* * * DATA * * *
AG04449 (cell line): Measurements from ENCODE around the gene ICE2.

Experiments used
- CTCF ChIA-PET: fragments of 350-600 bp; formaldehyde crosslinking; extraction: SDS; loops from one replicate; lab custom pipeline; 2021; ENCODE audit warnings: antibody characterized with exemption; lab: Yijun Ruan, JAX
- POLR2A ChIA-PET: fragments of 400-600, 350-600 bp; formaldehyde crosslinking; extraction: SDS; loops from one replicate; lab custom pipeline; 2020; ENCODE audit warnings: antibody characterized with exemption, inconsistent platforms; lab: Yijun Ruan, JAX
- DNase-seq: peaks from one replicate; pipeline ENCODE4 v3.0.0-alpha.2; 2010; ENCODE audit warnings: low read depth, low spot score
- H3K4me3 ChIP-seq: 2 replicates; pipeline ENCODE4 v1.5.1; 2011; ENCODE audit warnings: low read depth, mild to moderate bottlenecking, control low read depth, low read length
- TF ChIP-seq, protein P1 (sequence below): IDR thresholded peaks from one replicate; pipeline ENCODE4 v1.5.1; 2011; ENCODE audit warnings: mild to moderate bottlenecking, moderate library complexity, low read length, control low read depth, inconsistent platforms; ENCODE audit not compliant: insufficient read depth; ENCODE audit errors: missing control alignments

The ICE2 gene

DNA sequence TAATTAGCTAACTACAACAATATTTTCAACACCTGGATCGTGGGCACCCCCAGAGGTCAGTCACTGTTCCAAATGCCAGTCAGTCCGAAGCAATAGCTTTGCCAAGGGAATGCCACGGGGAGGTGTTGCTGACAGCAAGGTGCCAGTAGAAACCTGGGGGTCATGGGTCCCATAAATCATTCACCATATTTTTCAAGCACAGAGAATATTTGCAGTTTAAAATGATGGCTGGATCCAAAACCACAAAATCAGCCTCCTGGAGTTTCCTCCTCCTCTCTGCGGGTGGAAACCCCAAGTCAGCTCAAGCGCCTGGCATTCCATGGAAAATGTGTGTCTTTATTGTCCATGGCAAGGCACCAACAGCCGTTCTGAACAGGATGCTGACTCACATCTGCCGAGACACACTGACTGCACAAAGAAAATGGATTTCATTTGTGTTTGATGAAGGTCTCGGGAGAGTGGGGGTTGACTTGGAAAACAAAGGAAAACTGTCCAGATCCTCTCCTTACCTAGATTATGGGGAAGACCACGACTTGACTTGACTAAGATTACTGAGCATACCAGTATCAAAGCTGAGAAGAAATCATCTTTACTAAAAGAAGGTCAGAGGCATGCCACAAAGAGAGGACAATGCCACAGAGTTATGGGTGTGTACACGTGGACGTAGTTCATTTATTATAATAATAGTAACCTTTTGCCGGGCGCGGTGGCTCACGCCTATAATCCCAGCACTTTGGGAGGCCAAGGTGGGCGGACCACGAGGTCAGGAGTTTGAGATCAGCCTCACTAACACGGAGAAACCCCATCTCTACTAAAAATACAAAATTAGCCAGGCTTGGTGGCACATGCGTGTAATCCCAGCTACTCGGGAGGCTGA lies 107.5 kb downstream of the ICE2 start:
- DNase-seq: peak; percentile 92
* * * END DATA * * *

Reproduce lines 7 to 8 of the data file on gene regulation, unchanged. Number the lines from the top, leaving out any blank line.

- TF ChIP-seq, protein P1 (sequence below): IDR thresholded peaks from one replicate; pipeline ENCODE4 v1.5.1; 2011; ENCODE audit warnings: mild to moderate bottlenecking, moderate library complexity, low read length, control low read depth, inconsistent platforms; ENCODE audit not compliant: insufficient read depth; ENCODE audit errors: missing control alignments

The ICE2 gene